Abu Simbel lies about 280 km south of Aswan on the western bank of the Nile, 180 miles south of the First Cataract in what was Nubia. The site was known as Meha in ancient times and was first documented in the 18th Dynasty, when Ay and Horemheb had rock-cut chapels hewn in the hills to the south. Not only are the two temples at Abu Simbel among the most magnificent monuments in the world but their removal and reconstruction was an historic event in itself.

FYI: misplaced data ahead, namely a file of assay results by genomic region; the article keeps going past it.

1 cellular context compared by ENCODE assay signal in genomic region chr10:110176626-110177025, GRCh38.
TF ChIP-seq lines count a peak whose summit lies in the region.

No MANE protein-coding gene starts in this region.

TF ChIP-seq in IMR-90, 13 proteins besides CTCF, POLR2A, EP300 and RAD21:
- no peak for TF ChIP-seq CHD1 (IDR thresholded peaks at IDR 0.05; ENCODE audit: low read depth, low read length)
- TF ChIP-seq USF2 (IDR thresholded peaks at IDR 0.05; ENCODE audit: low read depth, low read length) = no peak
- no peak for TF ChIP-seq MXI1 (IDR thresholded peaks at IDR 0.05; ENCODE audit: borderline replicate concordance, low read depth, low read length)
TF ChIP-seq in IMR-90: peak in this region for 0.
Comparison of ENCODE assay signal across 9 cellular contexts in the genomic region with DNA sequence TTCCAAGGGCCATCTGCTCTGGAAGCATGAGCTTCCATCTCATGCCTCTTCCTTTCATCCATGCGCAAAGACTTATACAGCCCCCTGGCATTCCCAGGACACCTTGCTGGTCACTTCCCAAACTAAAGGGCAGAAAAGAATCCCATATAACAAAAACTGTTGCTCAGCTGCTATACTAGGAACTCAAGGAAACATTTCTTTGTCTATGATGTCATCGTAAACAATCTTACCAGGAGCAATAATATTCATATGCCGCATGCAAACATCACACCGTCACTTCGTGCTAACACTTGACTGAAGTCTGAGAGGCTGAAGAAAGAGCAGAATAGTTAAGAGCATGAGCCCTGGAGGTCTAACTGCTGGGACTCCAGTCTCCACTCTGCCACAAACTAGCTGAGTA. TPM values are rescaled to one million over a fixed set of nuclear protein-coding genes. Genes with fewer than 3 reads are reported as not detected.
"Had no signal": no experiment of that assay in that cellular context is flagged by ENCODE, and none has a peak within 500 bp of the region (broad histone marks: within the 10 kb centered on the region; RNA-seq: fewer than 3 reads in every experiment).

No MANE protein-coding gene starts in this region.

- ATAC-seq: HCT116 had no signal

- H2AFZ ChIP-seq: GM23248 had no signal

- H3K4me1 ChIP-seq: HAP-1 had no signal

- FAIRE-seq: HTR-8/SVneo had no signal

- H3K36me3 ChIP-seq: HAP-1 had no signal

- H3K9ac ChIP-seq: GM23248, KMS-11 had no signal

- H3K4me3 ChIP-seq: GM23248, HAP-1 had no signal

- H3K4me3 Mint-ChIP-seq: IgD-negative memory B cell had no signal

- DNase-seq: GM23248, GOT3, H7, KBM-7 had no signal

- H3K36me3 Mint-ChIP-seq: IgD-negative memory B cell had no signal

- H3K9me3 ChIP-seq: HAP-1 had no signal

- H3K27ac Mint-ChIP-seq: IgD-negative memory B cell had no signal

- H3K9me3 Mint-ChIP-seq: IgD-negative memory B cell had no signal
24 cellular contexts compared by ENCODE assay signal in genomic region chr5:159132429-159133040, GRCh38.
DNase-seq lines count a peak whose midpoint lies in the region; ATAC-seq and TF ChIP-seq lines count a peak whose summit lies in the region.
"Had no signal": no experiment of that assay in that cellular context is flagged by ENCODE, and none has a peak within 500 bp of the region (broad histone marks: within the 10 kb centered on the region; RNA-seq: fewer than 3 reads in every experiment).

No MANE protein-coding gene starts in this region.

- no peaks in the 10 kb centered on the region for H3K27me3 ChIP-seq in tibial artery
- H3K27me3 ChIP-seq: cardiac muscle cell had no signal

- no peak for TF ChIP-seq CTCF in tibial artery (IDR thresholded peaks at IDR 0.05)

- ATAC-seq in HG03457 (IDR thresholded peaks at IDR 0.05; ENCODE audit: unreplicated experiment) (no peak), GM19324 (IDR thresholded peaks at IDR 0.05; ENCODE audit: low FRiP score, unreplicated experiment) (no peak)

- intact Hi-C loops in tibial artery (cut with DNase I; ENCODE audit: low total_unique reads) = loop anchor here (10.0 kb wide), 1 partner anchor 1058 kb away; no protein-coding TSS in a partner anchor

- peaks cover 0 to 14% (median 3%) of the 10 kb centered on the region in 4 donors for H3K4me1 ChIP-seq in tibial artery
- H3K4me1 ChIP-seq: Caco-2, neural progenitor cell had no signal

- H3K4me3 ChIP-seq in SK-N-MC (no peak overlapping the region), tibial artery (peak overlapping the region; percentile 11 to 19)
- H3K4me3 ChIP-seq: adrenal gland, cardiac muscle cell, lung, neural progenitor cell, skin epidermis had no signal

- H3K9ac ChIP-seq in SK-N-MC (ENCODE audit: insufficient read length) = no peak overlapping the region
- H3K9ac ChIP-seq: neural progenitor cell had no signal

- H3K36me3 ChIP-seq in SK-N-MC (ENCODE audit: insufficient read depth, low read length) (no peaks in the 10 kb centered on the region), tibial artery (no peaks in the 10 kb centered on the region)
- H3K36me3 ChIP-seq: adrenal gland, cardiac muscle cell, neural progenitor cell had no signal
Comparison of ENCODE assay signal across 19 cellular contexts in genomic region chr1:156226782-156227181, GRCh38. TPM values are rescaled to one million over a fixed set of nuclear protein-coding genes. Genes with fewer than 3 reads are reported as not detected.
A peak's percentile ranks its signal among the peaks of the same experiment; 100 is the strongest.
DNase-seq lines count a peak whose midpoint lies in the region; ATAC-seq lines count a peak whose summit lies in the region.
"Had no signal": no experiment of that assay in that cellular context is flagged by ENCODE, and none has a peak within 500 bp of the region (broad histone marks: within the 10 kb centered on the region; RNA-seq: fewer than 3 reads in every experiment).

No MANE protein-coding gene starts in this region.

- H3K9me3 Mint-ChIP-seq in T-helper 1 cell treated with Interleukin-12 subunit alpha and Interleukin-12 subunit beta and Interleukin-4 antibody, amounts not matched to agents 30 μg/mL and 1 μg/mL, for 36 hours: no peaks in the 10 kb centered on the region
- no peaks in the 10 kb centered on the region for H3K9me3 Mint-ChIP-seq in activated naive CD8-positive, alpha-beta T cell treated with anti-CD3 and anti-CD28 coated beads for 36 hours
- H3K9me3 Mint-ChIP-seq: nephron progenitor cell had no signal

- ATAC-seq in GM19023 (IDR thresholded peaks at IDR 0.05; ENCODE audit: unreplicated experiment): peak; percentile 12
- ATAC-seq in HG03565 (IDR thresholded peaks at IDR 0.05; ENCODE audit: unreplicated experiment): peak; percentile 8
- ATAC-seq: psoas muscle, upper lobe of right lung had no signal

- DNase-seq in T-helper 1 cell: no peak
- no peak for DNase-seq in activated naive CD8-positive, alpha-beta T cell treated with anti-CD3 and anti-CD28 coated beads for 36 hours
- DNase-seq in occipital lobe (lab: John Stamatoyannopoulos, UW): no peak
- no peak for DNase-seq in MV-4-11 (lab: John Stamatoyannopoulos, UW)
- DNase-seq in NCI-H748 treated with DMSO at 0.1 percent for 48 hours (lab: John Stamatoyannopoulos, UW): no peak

When the temples were threatened by submersion in Lake Nasser, due to the construction of the High Dam, the Egyptian Government secured the support of UNESCO and launched a world wide appeal. During the salvage operation which began in 1964 and continued until 1968, the two temples were dismantled and raised over 60 meters up the sandstone cliff where they had been built more than 3,000 years before. Here they were reassembled, in the exact same relationship to each other and the sun, and covered with an artificial mountain.